As a coach, I look forward to every winter as much as I look forward to the racing season. After helping athletes to achieve their goals, the onset of winter training marks a time to help them move on to the next level, take on bigger goals and explore their limits.
There is a phrase, “if you always do what you’ve always done, you will always get what you’ve always had.” There is a lot of truth in this, and it leads to the first winter mistake I often observe.
Not Reflecting on Your Previous Season
To find out if and where you went wrong, it’s important to reflect on what you actually did. Triathletes are fond of saying, “my swimming is rubbish,” but upon looking a bit deeper, it’s not as bad as that. For example, completing the distance in the A race means that they have endurance, so this isn’t the issue. A look at their GPS data might show that they actually swam at their goal pace, but they swam too far. This is a navigation issue and so the adjustment to training would revolve around some open water skills that allow them to sight accurately and more often.
This technique could be applied to every single aspect of an athlete’s training and lifestyle. It’s not unusual to discover that there was nothing inherently wrong with an athlete’s training, but that their fitness gains were limited by something else, like poor nutrition choices or simply a lack of sleep.
Making Huge Changes to Your Training Approach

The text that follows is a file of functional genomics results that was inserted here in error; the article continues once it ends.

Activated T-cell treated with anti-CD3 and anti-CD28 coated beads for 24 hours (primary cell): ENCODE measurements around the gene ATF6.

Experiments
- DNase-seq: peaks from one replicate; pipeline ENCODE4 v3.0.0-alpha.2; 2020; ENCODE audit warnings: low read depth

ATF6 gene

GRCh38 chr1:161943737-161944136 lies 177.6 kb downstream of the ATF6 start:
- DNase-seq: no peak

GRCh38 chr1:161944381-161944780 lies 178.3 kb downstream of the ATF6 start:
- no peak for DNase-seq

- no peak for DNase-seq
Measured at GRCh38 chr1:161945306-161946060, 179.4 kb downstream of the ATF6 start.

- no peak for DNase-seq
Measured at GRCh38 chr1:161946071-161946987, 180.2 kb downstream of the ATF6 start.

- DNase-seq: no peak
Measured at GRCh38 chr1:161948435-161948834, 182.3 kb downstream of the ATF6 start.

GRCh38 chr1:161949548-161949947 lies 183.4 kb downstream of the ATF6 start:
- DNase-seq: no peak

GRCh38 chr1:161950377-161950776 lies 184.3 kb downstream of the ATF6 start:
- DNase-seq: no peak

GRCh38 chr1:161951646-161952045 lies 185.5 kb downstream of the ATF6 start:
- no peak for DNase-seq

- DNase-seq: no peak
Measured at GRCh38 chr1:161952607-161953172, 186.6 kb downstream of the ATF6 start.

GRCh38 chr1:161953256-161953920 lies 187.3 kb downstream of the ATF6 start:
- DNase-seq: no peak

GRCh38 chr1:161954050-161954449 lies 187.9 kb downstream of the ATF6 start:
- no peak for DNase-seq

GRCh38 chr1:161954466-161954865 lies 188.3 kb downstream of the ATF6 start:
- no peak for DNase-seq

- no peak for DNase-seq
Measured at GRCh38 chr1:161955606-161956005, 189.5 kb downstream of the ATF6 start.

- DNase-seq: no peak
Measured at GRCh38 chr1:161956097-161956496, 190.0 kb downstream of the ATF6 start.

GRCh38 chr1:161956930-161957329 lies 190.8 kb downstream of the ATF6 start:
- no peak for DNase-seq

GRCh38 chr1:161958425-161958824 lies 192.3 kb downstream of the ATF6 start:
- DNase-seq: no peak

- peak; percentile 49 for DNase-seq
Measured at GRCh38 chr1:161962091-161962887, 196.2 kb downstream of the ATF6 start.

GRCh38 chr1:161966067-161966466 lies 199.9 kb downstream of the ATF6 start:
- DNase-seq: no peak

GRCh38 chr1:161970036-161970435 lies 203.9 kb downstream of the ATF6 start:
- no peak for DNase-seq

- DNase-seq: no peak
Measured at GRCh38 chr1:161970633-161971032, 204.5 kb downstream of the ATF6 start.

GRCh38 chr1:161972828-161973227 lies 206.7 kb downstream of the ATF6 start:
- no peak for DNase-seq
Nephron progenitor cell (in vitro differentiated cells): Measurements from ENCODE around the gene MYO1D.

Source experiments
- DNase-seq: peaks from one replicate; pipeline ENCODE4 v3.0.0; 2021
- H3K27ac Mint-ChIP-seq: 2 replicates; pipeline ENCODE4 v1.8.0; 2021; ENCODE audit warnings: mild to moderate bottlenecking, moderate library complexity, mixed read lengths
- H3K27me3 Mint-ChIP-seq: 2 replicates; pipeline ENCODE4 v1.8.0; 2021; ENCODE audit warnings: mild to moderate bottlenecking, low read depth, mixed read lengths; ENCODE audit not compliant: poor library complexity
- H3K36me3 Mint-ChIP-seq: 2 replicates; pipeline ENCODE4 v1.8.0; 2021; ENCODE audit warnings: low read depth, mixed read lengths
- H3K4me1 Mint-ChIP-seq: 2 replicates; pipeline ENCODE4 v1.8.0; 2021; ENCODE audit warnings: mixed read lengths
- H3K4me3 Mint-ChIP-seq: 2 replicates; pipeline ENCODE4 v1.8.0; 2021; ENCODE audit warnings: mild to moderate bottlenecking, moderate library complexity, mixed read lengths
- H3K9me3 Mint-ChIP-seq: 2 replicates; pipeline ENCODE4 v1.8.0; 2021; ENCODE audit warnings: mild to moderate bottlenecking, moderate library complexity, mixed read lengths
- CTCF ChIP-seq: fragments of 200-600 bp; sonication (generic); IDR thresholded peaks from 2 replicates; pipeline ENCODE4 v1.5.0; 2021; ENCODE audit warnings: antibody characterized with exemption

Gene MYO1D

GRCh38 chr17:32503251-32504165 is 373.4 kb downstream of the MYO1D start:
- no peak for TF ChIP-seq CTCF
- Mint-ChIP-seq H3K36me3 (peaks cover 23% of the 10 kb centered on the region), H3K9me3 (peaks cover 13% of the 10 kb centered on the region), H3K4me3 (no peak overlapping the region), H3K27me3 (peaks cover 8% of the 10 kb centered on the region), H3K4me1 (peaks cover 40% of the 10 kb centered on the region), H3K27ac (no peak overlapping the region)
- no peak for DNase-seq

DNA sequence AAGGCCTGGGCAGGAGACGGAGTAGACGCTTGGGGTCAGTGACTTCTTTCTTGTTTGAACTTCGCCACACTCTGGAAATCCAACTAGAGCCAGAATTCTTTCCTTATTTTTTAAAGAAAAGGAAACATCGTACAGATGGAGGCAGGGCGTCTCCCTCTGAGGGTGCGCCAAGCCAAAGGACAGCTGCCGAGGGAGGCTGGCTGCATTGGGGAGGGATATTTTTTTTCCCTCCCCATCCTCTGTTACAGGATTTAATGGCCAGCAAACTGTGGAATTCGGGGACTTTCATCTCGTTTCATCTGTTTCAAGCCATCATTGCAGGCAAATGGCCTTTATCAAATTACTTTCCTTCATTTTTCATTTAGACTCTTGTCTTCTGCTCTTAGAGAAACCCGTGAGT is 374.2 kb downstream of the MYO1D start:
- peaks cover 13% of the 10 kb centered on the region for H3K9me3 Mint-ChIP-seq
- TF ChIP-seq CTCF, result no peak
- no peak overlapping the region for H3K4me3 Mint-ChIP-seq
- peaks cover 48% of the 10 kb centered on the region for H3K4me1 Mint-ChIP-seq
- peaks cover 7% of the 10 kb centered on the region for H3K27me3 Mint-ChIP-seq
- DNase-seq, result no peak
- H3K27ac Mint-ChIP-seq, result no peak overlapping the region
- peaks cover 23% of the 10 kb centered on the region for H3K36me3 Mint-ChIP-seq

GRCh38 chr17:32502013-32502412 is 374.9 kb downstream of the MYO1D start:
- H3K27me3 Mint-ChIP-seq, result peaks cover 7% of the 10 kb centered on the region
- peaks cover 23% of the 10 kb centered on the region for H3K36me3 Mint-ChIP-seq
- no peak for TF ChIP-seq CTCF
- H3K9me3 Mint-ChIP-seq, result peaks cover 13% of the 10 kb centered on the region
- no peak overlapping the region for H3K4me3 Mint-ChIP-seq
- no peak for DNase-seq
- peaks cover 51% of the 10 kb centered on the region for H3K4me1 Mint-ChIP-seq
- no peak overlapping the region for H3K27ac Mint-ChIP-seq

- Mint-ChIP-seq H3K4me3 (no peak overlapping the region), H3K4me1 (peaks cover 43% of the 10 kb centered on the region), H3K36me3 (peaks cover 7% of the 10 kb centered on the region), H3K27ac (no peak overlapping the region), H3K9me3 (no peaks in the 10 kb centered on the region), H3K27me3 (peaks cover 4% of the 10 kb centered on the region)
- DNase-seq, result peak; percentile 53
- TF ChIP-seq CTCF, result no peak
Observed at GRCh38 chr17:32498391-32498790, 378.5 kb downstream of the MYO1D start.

Having identified limiters to progress (or maybe not having done any reflection at all) the athlete then makes huge changes to training. It’s common to see an individual move from a long slow distance approach to one based around HIT training just because they read a book or a magazine article. Not only might this be unnecessary, but it might also be totally the wrong approach for them. As can be observed in the previous paragraph, sometimes all that is needed are small corrections. In some cases, the training could stay exactly the same, but accompanied by changes to lifestyle, the results would be radically different.
Focusing on Outcome Rather than Process
Let’s say an athlete wishes to swim faster in their race. So, they try harder at every pool session, forcing themselves to swim at a pace equal to or faster than their goal pace. This is a mistake. Many triathletes can actually swim at the pace they desire, just not for as long as they want. What limits them might be fitness, but is equally likely to be technique. This flaw might be caused by a lack of specific strength in or around the shoulder complex which happens due to fatigue. Thus, the process to focus on here would be dry land strength work, followed by specific drill work in the pool. Slowly, the swimmer will develop a more robust technique and their ability to hold a set pace for longer will improve. On a daily basis, it is these small process changes will lead the athlete to their goal.
Focusing on Only LSD and Ignoring Speedwork
At one time there was a convention to follow what was known as ‘consecutive’ periodization. Start with long slow distance work to build endurance, then add strength work, and finally speed work. Unfortunately, this approach leads to drastic changes in training intensity and often to injury. Most coaches now favor a ‘concurrent’ periodization model in which all components of fitness are trained year-round. This means that during winter months, one is equally likely to find that athlete doing a small amount of speed work as they are to find them on a long easy run.
Missing “Alternative” Activities